The TDOC officer in question was later fired for bringing contraband phones into the prison.
Chris Scruggs, the prosecutor, lied during the trial, alleging that he had not heard of Montez Mullins’ involvement in the case until “this year” (2017), even though Cole’s then attorney, Mark McDaniels, who had talked to Chris Scruggs and told him about Montez Mullins at the discovery point after she was arrested in February 2016.
Scruggs is one of the problem ADAs we have encountered. He is one of the defendants in April Malone and Celitria Watson’s federal suit alleging that Scruggs participated in the alteration of wiretap evidence and in hiding exculpatory evidence from the defense. He also recused himself from Thorne Peters’ case after fictional evidence of weed found in the cruiser which transported was added to the case documents more than four months after the arrest.
Scruggs is second only to Amy Weirich herself on MemphisTruth.org’s list of problem prosecutors.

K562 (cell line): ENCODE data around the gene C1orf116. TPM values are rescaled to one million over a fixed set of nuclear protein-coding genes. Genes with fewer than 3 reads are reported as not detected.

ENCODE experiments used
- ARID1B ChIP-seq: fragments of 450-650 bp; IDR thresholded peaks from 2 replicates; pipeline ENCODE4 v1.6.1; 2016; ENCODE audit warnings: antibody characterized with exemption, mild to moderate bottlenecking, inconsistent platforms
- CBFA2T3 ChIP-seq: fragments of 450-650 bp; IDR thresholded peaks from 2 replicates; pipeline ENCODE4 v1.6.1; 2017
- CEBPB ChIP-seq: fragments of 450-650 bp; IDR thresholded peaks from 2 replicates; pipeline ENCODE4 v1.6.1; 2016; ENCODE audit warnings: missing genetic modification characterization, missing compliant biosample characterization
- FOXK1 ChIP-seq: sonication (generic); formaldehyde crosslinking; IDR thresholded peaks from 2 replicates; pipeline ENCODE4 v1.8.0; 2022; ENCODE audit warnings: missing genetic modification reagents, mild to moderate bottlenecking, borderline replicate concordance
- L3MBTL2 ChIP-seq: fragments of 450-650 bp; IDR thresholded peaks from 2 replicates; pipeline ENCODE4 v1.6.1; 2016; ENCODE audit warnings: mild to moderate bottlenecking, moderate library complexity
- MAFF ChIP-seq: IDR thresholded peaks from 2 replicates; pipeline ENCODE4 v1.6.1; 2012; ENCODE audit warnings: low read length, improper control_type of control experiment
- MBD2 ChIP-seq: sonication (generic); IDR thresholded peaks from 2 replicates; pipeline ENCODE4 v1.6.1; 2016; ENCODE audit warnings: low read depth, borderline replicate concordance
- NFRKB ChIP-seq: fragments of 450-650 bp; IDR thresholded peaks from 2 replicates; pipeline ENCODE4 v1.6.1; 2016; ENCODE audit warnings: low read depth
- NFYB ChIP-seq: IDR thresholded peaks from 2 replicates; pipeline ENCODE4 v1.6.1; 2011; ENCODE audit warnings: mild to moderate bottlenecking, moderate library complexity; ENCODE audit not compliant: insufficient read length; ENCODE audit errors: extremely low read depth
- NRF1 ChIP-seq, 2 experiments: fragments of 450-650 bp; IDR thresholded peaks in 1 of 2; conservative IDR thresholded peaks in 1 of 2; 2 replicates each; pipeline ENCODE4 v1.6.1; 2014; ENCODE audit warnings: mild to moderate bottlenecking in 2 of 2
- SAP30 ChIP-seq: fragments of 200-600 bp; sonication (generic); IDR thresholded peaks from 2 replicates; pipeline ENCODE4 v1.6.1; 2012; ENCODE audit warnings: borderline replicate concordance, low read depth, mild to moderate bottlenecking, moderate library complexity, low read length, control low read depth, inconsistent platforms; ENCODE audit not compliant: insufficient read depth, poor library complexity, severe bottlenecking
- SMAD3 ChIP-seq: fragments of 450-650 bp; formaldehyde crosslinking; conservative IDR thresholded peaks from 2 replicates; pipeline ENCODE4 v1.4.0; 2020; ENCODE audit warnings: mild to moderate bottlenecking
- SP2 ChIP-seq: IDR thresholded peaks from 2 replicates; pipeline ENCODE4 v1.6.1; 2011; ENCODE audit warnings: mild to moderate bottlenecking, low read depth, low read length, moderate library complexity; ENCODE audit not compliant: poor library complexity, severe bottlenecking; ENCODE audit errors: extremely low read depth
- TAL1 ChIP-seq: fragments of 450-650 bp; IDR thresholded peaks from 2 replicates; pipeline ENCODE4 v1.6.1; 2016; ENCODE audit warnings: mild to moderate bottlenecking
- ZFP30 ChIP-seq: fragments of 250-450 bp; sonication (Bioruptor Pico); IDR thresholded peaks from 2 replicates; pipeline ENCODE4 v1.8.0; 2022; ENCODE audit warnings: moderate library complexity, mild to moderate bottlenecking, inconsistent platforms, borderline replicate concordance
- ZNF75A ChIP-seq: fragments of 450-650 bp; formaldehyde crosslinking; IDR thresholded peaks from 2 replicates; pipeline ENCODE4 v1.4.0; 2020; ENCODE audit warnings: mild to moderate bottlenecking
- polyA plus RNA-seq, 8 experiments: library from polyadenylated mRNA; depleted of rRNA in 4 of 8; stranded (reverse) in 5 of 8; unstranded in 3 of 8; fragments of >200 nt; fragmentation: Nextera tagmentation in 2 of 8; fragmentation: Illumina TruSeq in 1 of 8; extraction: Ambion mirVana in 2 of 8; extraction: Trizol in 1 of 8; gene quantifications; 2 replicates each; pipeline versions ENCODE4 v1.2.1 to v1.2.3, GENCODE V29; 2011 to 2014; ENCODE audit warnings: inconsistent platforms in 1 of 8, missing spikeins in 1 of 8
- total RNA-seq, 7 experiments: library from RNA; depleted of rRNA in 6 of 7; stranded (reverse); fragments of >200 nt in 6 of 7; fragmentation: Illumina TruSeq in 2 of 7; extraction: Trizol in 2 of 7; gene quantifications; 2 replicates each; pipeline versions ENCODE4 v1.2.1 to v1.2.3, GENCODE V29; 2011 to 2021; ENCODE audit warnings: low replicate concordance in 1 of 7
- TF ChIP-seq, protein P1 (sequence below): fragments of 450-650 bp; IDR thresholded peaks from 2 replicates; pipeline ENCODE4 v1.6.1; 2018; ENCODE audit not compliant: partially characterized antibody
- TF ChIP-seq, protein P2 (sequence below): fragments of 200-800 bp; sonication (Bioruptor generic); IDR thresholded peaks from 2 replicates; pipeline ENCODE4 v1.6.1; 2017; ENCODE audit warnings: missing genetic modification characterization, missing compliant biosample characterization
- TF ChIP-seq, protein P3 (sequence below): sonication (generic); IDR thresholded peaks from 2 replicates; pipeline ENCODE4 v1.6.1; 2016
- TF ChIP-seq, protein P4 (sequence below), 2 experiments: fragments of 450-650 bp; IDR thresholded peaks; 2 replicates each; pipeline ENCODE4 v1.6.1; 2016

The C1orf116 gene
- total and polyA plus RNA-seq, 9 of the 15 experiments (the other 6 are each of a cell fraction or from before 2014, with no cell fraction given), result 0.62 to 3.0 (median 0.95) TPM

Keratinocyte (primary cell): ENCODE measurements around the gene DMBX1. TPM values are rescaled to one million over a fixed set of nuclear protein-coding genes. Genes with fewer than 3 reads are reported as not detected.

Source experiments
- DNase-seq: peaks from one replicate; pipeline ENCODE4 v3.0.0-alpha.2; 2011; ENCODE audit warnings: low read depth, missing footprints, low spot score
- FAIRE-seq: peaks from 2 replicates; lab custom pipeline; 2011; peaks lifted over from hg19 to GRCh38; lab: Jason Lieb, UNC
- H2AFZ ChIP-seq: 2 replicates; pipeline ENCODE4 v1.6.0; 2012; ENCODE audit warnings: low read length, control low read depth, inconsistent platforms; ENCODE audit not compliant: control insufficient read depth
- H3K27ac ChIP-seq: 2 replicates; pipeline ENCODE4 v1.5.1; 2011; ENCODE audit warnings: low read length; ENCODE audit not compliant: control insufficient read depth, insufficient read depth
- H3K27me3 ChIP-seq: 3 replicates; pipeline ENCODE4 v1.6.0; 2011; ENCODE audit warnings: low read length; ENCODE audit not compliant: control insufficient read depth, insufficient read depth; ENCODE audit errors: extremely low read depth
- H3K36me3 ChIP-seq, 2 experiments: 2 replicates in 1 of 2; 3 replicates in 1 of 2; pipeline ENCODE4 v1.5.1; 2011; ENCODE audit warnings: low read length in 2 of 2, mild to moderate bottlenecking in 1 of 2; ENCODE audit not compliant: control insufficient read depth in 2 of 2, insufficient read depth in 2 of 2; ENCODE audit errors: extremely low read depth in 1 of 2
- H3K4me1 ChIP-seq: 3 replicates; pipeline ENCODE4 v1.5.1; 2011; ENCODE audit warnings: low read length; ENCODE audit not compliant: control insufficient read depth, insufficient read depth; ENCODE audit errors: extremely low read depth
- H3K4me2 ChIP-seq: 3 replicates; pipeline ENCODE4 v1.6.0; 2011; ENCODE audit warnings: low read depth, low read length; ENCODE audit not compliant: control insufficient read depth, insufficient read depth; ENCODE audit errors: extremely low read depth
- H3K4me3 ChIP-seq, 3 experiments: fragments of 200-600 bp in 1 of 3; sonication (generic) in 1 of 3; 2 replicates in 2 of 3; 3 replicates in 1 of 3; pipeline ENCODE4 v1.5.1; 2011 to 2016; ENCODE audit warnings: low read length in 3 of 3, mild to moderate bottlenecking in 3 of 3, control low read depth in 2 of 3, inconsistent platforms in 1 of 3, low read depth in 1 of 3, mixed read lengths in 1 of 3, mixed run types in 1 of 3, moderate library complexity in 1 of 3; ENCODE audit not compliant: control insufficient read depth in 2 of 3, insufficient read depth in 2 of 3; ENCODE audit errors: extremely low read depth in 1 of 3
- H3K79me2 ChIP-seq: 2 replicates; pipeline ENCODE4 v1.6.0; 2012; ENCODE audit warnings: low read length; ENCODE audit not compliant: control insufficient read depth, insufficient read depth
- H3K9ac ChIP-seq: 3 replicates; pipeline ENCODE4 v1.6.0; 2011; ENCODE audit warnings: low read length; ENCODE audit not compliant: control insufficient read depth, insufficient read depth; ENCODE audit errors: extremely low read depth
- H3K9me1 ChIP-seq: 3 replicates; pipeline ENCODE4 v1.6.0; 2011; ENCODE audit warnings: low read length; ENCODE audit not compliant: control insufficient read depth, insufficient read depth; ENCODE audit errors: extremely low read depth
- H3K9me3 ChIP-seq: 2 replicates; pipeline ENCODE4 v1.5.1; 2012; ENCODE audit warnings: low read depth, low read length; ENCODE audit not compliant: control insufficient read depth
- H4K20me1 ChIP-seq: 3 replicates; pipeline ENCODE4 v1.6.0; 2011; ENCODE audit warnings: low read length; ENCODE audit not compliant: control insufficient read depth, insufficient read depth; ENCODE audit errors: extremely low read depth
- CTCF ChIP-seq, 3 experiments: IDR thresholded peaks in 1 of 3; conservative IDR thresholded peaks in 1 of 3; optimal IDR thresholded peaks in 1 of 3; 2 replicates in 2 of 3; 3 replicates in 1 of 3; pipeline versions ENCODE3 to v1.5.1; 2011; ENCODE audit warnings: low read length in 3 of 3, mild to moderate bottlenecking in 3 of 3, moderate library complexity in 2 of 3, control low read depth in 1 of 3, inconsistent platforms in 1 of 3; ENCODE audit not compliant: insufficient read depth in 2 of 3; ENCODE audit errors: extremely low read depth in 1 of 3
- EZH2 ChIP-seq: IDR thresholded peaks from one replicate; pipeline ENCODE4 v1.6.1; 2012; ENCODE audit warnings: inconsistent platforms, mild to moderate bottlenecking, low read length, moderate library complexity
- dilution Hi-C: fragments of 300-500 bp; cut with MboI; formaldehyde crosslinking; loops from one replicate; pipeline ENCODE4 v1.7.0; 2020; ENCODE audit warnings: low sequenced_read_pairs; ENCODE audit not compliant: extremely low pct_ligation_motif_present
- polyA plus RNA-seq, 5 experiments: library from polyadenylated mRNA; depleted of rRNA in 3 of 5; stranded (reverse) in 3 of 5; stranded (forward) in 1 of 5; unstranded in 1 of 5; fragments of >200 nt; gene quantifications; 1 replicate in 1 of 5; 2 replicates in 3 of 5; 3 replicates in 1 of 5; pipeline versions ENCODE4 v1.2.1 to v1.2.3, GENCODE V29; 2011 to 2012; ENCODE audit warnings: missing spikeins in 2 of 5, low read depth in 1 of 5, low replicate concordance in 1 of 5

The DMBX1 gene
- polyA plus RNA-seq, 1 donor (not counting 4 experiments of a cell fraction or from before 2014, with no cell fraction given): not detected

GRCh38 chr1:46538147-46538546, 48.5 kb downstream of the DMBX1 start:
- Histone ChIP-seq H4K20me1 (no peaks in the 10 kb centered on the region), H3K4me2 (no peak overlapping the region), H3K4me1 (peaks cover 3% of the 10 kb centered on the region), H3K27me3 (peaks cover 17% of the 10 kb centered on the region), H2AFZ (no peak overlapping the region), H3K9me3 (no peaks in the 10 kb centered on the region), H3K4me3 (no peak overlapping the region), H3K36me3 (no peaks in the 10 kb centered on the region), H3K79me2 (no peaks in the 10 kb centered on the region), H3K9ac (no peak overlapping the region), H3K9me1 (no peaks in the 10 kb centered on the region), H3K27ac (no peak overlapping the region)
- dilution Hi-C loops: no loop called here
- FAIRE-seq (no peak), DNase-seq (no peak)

Judge Robert Carter presided over the trial.
Defense Counsel issues.
The defendants had issues with their counsel.
Attorney Claiborne Ferguson, White’s attorney complained that Jason White assaulted him at 201 Poplar on 7/10/2017. The incident report is in the Post and Email documents, on pages 2 through 14. The reporting officer said that no-one saw White choking Ferguson, as he had alleged, his clothing was undisturbed and there were not marks of violence. Deputies concluded that no assault had taken place. White had just informed Ferguson that he was firing him as attorney. This is confirmed in White’s appeal.
White attempted to have Ferguson removed as counsel, and act pro-se but the judge would not allow it. The constitutional right of a defendant to defend himself was violated. White eventually fired Ferguson at sentencing time. White’s previous attorneys were Blake Ballon, and Jeff Mueller.
Kristina Cole hired first Mark McDaniel and then Michael Scholls, fired them both and reported them to the Board of Professional Responsibility. She went to court with Kortney Simmons, hired from Jackson because she could not find a local attorney to take the case.
Other Prosecutorial Midconduct
Prosecutors are not allowed to make derogatory remarks or epithets about defendants at trial. During Cole’s trial, Chris Scruggs said that Kristina looked like “a pig for the Junk Yard Dog”. This was a reference to the prison gang, the Junk Yard Dogs, of which Jason White was a leading member in Riverbend prison.